An old man looking outside with grief in the time of COVID-19 and hoping for those safe and pure days to come again, Nabagram, Hooghly, West Bengal, India.GETTY IMAGES
Recovery from coronavirus can be a lonely experience, and doctors say when a patient experiences life threatening events as well the chance of post traumatic stress drastically increases. Symptoms include depression, anxiety, flashbacks, and hallucinations, Dr Mundra said.
And yet, mental health issues associated with coronavirus patients are not getting enough attention, doctors warn. There are few mentions in government press conferences or in the media. Prominent mental health expert Dr Soumitra Pathare said he was not surprised.
“What you are seeing during the pandemic is a reflection of India’s poor investment in mental health facilities,” he said.
India lacks facilities and experts to treat mental health patients, and the situation is worse in smaller towns where people are often not able even to recognise symptoms.
A migrant worker Ajay Kumar, 33, who's stuck in New Delhi, is dejected after he tried to book his train ticket multiple times in which he eventually failed to succeed in New Delhi, India on 13 May 2020. He is keen to join back his family. (GETTY IMAGES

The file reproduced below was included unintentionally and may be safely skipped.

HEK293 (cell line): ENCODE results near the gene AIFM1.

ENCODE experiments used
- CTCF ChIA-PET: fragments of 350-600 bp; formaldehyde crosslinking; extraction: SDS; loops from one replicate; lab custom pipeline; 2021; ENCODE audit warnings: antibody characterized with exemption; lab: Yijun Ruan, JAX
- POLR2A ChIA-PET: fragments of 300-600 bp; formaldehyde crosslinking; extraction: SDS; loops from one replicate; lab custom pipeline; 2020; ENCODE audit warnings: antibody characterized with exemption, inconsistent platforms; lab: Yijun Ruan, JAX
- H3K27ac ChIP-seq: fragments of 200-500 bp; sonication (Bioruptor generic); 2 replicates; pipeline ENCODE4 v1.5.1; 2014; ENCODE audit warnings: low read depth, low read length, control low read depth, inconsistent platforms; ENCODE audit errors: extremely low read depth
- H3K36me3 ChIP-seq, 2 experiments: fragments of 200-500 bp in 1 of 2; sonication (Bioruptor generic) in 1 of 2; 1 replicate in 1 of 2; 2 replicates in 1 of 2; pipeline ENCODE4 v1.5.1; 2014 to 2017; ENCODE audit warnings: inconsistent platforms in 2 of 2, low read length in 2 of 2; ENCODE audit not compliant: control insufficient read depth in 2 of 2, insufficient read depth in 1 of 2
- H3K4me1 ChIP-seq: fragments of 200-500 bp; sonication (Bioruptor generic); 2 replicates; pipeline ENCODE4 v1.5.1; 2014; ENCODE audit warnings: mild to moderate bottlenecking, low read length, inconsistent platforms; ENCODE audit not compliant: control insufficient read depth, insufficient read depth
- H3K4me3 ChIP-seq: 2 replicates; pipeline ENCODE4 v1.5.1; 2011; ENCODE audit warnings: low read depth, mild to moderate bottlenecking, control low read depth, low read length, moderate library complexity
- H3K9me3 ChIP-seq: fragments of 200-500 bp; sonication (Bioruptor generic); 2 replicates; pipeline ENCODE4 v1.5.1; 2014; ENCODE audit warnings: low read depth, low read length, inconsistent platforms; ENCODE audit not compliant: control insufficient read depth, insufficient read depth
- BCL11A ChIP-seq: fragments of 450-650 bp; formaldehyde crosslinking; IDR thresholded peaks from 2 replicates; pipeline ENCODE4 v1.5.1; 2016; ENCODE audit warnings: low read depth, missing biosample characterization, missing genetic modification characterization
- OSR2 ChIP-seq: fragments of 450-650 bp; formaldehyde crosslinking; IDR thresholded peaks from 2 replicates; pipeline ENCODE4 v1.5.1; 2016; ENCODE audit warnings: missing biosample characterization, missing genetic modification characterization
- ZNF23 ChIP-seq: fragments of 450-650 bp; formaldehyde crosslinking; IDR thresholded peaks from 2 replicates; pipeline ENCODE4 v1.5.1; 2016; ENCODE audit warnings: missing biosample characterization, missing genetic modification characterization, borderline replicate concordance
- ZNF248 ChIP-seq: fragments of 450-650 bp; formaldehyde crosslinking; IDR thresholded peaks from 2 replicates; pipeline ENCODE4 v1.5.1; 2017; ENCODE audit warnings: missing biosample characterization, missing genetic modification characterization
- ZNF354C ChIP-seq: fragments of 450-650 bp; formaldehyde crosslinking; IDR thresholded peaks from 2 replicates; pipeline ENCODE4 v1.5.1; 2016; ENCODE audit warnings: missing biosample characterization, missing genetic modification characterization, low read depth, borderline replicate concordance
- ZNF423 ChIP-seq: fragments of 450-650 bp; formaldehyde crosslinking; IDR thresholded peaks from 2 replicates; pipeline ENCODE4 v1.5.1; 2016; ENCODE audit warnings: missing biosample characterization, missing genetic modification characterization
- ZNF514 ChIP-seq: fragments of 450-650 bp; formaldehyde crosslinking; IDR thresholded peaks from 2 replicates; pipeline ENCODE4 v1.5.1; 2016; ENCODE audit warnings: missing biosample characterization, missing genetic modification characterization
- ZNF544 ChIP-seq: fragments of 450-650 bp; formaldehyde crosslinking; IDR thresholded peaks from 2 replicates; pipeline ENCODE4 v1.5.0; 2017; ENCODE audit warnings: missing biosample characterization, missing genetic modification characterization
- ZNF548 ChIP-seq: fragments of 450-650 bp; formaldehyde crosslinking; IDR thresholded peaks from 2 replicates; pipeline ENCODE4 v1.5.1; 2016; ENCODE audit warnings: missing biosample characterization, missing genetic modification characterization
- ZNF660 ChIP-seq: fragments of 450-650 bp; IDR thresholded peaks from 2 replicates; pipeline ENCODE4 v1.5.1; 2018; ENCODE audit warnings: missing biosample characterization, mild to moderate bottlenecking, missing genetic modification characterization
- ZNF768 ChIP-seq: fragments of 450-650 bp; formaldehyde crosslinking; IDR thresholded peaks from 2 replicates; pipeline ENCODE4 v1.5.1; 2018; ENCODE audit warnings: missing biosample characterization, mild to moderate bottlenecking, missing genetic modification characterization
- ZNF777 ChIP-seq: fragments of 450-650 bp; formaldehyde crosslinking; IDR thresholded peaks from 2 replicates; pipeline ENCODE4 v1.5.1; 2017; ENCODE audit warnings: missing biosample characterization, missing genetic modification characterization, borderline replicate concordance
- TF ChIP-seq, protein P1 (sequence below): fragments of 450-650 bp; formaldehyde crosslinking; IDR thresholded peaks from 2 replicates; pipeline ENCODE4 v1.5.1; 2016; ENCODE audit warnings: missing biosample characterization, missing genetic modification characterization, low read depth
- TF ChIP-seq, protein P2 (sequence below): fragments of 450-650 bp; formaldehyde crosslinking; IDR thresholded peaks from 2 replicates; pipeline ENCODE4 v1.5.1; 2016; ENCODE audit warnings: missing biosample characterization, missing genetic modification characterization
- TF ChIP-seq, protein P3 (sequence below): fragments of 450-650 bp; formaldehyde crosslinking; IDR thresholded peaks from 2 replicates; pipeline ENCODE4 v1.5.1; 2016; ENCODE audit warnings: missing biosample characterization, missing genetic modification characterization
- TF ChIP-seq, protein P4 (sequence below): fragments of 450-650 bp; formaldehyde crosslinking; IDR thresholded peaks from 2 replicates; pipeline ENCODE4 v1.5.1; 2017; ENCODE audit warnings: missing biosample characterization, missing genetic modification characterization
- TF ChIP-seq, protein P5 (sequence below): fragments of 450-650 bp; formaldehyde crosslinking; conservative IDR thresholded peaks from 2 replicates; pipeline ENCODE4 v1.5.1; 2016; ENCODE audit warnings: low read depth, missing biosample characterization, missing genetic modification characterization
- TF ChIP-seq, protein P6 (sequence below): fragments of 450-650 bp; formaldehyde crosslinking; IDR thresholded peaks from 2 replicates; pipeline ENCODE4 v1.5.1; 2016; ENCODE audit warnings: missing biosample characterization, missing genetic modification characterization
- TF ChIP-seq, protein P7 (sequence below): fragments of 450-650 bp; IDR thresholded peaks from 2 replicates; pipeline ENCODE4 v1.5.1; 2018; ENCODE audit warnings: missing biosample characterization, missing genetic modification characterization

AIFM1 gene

Millions of people in India have lost their jobs during the pandemic
Much of India’s mental health treatment infrastructure is concentrated in cities, leaving 80%-90% of the population with little or no access to mental health specialists, said Dr Pathare – adding that the gap is becoming clearer during the pandemic. If the government failed to recognise and address the problem soon India would be facing a “mental health pandemic”, he said.
A good starting point would be making people more aware of symptoms, Dr Pathare said. And the next step would be to improve mental health facilities, especially in smaller towns. “I am aware it won’t happen overnight, but we have to start somewhere,” he said.
Two doctors inside a hospital in Allahabad cityGETTY IMAGES
Doctors are working in special Covid-19 wards across the country
Kamna Chhibber, the head of the mental health department at Fortis hospital in Delhi, said she had witnessed a sharp rise in the number of people reaching out for help during the pandemic. A long lockdown, uncertainty over the future, and the need to be constantly alert had made people more anxious, and more people were coming to the hospital to talk generally about anxiety and depression, Ms Chhibber said.
The problem was becoming “more serious with each passing day”, she said.
Doctors are now urging for mental health to be addressed as part of post-Covid treatment protocols. Each hospital needed to do something, said Dr Fathahudeen, or “we may save people from Covid but lose them to depression and PTSD”.
The names of the patients have been changed to protect their identities.